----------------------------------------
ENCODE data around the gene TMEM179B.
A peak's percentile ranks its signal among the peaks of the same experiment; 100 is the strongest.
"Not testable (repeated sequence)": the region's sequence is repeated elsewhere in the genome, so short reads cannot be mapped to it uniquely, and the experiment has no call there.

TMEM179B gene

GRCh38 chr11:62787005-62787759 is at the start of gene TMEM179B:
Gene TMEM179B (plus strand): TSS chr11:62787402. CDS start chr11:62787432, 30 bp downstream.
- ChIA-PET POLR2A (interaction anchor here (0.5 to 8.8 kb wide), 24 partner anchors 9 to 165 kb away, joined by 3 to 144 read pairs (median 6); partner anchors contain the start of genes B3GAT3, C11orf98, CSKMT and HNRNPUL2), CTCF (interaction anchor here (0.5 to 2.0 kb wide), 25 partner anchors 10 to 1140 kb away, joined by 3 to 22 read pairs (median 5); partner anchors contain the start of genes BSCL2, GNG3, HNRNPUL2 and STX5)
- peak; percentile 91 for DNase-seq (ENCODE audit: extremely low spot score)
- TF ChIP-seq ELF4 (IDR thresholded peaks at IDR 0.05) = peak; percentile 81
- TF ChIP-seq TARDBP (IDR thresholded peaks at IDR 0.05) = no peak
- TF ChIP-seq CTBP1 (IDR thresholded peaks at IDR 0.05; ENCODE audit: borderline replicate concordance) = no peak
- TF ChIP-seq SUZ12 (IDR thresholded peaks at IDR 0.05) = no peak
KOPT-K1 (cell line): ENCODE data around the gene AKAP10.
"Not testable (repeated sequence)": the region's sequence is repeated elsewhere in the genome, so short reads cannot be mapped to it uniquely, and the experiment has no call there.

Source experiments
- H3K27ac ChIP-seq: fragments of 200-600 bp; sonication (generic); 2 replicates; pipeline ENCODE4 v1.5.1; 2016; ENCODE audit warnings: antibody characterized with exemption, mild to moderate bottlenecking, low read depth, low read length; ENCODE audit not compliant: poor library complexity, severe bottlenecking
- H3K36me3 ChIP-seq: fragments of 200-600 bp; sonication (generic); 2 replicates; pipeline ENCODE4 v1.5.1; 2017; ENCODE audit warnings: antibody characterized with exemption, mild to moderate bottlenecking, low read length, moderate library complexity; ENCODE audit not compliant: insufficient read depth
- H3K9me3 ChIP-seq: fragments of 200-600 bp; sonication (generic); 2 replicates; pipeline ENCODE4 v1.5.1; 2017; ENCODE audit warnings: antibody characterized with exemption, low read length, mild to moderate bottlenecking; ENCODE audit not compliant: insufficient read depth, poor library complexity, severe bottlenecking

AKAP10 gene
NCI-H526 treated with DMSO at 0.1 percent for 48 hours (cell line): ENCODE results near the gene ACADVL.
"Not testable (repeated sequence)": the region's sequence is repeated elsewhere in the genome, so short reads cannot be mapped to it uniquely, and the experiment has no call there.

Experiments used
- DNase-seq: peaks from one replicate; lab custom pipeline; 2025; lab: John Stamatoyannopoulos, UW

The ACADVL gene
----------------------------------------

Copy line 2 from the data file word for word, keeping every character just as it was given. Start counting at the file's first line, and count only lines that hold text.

A peak's percentile ranks its signal among the peaks of the same experiment; 100 is the strongest.